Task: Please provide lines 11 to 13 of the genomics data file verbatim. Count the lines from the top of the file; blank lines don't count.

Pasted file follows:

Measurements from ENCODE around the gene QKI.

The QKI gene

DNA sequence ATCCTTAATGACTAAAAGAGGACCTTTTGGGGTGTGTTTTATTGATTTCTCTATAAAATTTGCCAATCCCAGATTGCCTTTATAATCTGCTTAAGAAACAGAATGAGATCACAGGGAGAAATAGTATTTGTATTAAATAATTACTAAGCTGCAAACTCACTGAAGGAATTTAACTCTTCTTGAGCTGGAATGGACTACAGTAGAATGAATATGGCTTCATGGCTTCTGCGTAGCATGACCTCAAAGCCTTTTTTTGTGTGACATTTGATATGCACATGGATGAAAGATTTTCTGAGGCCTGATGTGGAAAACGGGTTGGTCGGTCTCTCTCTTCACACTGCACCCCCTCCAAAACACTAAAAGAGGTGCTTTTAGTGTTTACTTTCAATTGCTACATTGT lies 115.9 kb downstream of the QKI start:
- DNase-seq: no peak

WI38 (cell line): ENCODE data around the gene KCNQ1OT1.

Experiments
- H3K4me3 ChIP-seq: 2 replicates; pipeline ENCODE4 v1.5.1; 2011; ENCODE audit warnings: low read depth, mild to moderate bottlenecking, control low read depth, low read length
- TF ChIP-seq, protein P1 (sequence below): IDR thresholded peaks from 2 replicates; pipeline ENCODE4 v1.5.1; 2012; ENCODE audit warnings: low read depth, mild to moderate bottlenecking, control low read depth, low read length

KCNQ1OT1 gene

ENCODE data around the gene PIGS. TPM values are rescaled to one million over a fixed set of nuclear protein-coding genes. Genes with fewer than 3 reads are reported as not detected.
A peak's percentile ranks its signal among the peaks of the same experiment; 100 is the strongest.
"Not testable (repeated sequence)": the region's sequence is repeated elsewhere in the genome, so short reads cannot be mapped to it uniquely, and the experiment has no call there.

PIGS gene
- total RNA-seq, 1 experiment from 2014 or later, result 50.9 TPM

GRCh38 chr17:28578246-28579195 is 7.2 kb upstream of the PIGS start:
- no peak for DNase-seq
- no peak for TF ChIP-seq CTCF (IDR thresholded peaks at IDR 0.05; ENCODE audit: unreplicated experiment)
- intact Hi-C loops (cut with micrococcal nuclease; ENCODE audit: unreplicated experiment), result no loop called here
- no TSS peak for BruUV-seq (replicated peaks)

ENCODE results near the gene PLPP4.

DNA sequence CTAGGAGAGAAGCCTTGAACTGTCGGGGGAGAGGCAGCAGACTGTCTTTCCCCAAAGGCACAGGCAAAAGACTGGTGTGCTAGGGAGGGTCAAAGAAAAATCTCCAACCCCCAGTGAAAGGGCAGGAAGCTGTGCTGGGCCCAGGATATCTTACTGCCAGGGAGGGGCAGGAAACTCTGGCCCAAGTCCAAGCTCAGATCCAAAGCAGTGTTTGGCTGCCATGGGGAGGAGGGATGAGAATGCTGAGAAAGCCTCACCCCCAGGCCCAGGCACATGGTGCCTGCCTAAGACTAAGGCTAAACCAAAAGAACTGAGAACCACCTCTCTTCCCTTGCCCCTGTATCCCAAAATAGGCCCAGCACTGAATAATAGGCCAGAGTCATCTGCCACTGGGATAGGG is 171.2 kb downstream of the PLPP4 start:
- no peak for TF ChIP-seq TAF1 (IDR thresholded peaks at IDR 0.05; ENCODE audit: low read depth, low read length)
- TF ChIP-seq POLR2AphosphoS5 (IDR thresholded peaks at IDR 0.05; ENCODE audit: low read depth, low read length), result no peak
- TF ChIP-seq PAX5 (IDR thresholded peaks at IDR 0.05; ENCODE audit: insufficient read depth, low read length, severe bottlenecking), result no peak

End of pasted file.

A peak's percentile ranks its signal among the peaks of the same experiment; 100 is the strongest.
"Not testable (repeated sequence)": the region's sequence is repeated elsewhere in the genome, so short reads cannot be mapped to it uniquely, and the experiment has no call there.

PIGS gene